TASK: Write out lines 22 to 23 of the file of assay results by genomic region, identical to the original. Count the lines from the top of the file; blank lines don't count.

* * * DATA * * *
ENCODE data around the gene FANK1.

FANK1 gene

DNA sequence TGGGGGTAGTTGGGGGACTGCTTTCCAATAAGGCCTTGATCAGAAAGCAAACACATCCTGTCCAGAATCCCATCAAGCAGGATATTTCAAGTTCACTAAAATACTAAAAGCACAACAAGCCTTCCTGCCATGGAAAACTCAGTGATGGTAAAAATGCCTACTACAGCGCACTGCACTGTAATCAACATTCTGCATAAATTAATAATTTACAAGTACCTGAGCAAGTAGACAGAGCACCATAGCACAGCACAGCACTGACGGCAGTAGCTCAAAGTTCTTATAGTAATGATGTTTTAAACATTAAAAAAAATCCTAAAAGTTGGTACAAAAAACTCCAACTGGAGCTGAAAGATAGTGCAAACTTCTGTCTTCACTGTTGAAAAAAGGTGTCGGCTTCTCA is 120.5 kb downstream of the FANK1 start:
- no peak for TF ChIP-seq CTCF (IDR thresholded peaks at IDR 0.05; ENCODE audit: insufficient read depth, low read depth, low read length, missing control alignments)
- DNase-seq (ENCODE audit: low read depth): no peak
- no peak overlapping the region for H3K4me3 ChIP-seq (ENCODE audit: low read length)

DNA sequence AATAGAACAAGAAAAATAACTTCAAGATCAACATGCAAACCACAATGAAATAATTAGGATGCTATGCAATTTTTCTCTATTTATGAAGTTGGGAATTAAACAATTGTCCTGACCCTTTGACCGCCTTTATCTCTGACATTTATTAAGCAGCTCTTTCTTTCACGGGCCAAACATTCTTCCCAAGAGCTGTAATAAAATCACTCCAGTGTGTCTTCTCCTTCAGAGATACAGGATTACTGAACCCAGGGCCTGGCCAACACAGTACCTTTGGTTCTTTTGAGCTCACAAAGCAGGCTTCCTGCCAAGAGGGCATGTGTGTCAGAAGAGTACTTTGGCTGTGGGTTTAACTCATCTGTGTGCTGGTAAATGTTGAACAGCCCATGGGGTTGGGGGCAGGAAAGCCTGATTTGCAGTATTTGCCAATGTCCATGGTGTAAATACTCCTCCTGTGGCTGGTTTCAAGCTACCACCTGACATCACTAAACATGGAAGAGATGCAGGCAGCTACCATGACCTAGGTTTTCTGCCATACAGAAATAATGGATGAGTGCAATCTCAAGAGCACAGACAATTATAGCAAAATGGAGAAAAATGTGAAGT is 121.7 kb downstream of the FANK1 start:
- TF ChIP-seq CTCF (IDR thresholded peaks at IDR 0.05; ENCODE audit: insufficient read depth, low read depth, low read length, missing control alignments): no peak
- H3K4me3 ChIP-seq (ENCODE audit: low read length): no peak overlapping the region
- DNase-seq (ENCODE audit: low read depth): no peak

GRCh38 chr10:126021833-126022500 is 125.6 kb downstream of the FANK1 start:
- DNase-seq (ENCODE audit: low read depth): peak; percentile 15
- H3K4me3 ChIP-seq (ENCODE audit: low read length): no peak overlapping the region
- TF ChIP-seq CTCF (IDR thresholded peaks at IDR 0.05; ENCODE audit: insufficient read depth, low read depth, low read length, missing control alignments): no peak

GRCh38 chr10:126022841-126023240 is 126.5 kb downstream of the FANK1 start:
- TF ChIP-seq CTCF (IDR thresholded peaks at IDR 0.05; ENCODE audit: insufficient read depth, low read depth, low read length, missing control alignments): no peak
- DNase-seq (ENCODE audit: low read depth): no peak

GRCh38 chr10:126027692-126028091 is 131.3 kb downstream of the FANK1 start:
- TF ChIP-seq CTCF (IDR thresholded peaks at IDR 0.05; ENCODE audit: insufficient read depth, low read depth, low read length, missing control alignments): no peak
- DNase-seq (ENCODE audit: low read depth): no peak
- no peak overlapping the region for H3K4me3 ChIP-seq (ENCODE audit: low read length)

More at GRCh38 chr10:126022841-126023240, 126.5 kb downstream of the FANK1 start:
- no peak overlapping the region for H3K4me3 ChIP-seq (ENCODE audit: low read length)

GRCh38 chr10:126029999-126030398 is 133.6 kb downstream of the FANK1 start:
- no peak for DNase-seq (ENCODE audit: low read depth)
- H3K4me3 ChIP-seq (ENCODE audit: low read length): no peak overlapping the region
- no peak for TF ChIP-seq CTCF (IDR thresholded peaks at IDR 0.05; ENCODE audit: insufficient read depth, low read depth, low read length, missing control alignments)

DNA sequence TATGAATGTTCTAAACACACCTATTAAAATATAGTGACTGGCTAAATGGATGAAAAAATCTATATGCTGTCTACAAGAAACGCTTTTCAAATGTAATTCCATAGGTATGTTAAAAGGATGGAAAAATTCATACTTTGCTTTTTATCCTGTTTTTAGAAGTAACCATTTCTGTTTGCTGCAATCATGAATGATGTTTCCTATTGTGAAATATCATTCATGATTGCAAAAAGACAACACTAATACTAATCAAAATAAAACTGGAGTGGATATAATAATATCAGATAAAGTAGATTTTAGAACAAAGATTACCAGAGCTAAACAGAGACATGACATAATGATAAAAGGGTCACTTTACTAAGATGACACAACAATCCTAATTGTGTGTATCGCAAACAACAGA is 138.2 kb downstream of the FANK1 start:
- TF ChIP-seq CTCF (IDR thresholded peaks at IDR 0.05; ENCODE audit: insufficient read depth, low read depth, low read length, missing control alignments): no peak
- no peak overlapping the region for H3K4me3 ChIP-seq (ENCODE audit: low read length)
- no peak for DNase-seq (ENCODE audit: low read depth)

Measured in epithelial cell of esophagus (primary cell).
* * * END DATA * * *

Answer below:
More at GRCh38 chr10:126022841-126023240, 126.5 kb downstream of the FANK1 start:
- no peak overlapping the region for H3K4me3 ChIP-seq (ENCODE audit: low read length)